Oklahoma Pardon and Parole Board denies parole for former OKC cop, convicted rapist Daniel Holtzclaw: In a 5-0 vote Monday, the Oklahoma Pardon and Parole Board denied parole for Daniel Holtzclaw, the fired Oklahoma City police officer who is serving a 263-year prison sentence for multiple rapes and other sex crimes. [The Oklahoman

Oklahoma County Jail reduces triple celling, COVID cases and state inmates: The Oklahoma County jail has made progress in several ongoing areas of concern, including the reduction of triple-celled detainees, COVID-19 cases and inmates awaiting transfer, according to a report by administrators during Monday’s jail trust meeting. [The Oklahoman]

  • Jail Trust takes no action on Citizens’ Advisory Board – hears jail reports [OKC Free Press]
  • Commissioners take action on recovery, CARES Act, and ODOT funds [OKC Free Press]

Mayor, police chief to visit Las Vegas to look at real-time crime information center: A group of city leaders is headed to Las Vegas, Nevada, later this month to take a look at that desert community’s real-time crime information center. [Tulsa World]

Economic Opportunity

‘Cybersecurity command center’ planned in Tulsa: A “cybersecurity command center” planned in Tulsa will be a place for companies to learn how to harden systems and defend against hacks and other outsider intrusions on computers and integrated networks. [The Journal Record

Economy & Business News

Oil prices spike… good for the state, not so good for drivers: Gasoline prices in Tulsa have not been this high since 2014. The average price for regular unleaded is $3.18 per gallon. That is an increase of 15.2 cents in the last week. Prices are over a dollar per gallon higher than this time last year, according to the energy website, [Public Radio Tulsa

Education News

Oklahoma school board member slams gender identities, implies parents should kill themselves: A man who appears to be school board member Andy McGuire with Velma-Alma Public Schools issued what he called a “public service announcement” on Tik Tok, implying parents who believe in more than two genders should kill themselves. [The Oklahoman]

Oklahoma Local News

  • Arrests made after scuffle with Tulsa police officer at Leonard Peltier protest outside federal courthouse [Tulsa World]

Quote of the Day

Now more than ever, it’s vital for our state’s leadership to unite rather than divide. Only working together can we tackle the issues that matter most to everyday Oklahomans.

– From Oklahoma Policy Institute’s response to the 2022 State of the State address [OK Policy]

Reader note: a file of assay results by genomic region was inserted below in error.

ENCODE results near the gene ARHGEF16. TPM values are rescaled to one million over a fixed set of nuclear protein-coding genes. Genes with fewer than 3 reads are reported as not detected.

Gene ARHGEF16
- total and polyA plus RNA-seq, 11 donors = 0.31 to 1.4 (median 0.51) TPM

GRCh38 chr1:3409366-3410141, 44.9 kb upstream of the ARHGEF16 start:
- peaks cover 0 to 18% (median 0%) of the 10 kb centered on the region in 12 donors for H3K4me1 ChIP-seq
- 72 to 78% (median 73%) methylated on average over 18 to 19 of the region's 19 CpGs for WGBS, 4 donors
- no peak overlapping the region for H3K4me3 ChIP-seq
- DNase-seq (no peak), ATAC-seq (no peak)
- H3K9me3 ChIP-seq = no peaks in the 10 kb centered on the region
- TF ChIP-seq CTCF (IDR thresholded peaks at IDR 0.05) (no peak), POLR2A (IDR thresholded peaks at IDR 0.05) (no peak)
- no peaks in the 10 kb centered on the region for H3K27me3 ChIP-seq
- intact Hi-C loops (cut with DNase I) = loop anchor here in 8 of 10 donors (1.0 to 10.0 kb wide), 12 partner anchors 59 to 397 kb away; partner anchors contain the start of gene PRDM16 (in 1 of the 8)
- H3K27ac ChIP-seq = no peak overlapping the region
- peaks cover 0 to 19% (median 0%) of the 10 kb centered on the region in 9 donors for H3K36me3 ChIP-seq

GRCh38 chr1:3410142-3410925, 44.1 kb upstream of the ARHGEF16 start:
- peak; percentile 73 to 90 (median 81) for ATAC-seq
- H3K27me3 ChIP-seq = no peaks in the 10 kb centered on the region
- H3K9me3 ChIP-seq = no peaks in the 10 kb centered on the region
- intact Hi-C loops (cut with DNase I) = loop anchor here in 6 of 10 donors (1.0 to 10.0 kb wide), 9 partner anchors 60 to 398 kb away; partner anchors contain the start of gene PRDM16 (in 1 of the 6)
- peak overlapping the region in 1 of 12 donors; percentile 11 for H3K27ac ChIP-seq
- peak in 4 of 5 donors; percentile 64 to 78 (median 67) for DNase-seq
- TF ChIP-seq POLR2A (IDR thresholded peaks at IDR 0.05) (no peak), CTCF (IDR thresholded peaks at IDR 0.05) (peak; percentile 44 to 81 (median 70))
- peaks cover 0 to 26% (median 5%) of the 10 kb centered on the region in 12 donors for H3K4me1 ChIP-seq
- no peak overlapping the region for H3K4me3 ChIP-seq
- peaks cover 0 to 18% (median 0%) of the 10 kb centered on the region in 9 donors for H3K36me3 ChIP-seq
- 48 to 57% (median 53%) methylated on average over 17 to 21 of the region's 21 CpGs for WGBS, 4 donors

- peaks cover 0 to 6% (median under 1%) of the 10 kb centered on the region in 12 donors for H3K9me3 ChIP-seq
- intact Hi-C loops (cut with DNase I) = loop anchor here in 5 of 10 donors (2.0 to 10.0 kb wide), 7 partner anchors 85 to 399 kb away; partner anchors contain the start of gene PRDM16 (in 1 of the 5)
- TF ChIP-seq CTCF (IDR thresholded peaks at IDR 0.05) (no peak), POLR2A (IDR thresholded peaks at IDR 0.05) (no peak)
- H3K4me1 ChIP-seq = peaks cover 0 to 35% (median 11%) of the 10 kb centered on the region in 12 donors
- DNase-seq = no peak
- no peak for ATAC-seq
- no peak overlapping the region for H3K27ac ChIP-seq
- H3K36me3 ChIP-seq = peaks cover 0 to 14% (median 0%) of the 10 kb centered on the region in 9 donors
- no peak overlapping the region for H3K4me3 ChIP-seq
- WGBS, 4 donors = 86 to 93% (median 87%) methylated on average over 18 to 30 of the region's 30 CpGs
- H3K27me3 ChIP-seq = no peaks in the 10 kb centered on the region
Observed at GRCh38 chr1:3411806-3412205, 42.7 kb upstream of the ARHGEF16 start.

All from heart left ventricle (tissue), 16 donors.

Number of the Day


Number of Black lawmakers out of 149 seats in the Oklahoma House and Senate.

[Source: Governing]

Policy Note

New rules are limiting how teachers can teach Black History Month: Schools and universities are marking Black History Month in February, but this is the first time it will be celebrated under new restrictions on diversity education imposed by some states. The constraints — under the guise of banning the teaching of critical race theory — limit what some state-supported institutions can discuss about the nation’s racial past. Educators embracing Black history have received death threats. Since last year, 14 states (including Oklahoma) have imposed restrictions through legislation, executive actions, or commission votes, an Education Week analysis found. [Axios]

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NOTE: February is National Black History Month, a time to honor the contributions and sacrifices of African Americans who have helped shape the nation, and celebrate the rich cultural heritage, triumphs and adversities that are an indelible part of our country’s history.


Kristin Wells served as the Communications and Operations Fellow for OK Policy from October 2021 to July 2022. She previously worked as a digital content producer for News On 6. A native Kansas Citian, Kristin graduated with a B.A. in Media Studies and a B.A. in Spanish from the University of Tulsa in 2020. While there, she was accepted into the Global Scholars program, spurring her interests in policy, social movements, global identities, and the importance of education and advocacy. She hopes to use her skills to continue to learn and create a more equitable future for Oklahomans. An avid sports fan, Kristin lives in Tulsa with her rescue dog and is passionate about college basketball, documentaries, and coffee.